Since my graduation from Smith College in 2013, over half of all women’s colleges have publicly adopted admissions policies outlining more than fourteen different combinations of biological/medical, social, and legal criteria for who may apply to their institutions in regards to transgender applicants. In effect, these policies define a variety of ways to be a “woman” that honor both the experiences and identities of students as well as the feminist histories, traditions and missions of women’s colleges to challenge restrictive gender roles.
While I was (and am) proud of my alma mater for adopting such a policy, I have been struck by the ensuing tensions and debates that occurred among students and my fellow alumni about who belonged within our community. My time at Smith and in the alumni community since have been vital to my growth into the feminist I am today. While I applied originally to be in an environment of like-minded women based on my preconceived understanding of my gendered self, I realized that my growth actually stemmed from interacting with students who were unlike me in so many different ways. Smith equipped me with new concepts, identities, and possibilities of what womanhood, gender, and community means by being with people of other sexes, genders, races, sexualities, abilities, socio-economic statuses, and mindsets. Hence, the trans policy raised more questions than answers for me: How do my fellow trans and non-binary peers experience the woman-centered atmosphere of women’s colleges? In what ways do these policies and other institutional practices of womanhood support these students?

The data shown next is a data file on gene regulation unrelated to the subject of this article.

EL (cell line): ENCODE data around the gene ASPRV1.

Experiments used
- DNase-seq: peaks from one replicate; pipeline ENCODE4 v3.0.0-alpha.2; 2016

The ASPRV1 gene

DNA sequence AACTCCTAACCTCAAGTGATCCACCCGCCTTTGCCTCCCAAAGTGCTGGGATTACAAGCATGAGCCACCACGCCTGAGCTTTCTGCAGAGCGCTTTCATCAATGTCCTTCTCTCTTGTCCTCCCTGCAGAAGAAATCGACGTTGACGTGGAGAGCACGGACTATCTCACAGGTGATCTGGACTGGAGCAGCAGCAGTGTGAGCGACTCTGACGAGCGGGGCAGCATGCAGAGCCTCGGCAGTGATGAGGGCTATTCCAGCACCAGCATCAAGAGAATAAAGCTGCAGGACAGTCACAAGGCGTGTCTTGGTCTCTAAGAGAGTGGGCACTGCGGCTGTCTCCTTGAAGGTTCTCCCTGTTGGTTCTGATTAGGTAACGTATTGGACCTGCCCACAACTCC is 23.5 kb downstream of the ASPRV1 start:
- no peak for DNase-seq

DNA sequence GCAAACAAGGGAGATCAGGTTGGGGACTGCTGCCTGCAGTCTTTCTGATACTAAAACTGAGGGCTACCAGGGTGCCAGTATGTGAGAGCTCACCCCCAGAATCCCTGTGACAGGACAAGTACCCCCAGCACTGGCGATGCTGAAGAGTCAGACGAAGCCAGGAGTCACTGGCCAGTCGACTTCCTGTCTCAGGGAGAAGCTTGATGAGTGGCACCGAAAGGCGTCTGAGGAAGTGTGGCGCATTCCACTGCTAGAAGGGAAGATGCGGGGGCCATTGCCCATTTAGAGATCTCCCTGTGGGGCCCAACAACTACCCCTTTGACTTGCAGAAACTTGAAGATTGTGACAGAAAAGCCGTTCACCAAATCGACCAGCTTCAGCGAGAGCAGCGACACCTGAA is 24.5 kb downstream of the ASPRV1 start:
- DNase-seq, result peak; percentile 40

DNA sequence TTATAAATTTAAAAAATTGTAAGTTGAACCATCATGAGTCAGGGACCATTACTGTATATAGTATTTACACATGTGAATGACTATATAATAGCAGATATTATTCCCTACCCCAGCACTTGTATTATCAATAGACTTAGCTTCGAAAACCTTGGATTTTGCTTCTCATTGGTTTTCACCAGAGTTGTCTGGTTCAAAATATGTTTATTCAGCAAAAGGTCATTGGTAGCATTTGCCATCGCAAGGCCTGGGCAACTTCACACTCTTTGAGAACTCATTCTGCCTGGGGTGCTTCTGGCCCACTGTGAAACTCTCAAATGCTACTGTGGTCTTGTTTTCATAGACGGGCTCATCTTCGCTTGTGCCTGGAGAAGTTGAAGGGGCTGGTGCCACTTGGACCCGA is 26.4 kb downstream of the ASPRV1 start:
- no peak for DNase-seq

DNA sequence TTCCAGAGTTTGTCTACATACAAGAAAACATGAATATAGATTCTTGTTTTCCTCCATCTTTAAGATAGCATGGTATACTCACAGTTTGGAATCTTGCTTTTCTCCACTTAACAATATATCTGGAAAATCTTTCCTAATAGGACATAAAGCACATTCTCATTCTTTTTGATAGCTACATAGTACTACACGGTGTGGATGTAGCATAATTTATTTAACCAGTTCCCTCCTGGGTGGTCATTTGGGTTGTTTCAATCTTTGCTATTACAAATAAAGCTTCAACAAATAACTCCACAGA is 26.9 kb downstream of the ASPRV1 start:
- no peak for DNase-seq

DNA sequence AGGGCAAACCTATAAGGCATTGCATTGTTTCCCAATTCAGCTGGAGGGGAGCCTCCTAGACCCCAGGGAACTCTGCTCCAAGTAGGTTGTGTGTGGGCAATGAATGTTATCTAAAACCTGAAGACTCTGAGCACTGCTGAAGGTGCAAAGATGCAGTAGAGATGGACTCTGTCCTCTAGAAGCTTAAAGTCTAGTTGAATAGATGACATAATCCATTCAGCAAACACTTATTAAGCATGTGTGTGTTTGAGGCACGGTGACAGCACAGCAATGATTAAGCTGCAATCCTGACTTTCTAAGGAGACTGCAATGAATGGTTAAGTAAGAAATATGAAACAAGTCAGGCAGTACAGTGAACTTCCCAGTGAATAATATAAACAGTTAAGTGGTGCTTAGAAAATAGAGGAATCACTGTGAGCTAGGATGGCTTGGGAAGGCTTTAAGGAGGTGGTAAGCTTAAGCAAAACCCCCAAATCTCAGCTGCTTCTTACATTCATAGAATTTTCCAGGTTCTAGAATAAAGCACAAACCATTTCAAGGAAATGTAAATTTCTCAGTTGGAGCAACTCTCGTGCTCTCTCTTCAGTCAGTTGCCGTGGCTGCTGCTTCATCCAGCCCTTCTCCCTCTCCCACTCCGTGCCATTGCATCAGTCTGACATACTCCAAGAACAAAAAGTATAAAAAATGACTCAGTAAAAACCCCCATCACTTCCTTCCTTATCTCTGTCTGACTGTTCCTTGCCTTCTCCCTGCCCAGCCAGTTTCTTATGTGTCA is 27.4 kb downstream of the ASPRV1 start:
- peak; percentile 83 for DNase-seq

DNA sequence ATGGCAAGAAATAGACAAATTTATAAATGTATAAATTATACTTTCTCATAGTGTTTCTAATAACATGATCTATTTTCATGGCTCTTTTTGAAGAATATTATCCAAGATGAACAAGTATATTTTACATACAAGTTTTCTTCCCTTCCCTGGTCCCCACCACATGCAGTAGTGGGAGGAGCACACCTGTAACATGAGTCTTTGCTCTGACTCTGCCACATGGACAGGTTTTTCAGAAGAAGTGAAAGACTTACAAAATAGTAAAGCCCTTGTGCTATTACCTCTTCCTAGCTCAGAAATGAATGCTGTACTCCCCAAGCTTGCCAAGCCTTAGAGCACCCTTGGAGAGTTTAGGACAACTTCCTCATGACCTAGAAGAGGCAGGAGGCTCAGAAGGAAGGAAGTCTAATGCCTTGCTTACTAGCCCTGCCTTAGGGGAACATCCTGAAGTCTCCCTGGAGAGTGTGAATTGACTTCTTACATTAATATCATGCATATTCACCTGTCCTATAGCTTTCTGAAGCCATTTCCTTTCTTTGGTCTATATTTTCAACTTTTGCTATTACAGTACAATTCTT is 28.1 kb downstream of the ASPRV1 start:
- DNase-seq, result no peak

Through my dissertation research, I amplify the experiences of trans and non-binary students enrolled in two women’s colleges by mapping the development, implementation, and impact of these trans-inclusive policies on campus. Through my fieldwork in 2018-2019, I collected 125 interviews with students, alumni, staff, faculty, and administrators, attended events, and developed working relationships with transgender and non-binary students to examine how formal inclusion policies–and women’s colleges more broadly–shape institutionalized feminist missions of social justice. As a result, we learn from the ways in which students experience college in order to create inclusive and diverse college environments, especially for transgender students.
This work is supported by the National Science Foundation Doctoral Dissertation Improvement Grant and the National Academy of Education/Spencer Foundation Dissertation Fellowship.
More on this work can be found using these links:
Transgender Policy CHanges at Hollins University WSLS News Roanoke.
Defining ‘Woman’ at Women’s Colleges– April 14, 2017, Gender & Society Blog.
How Women’s Colleges Construct Gender The Society Pages.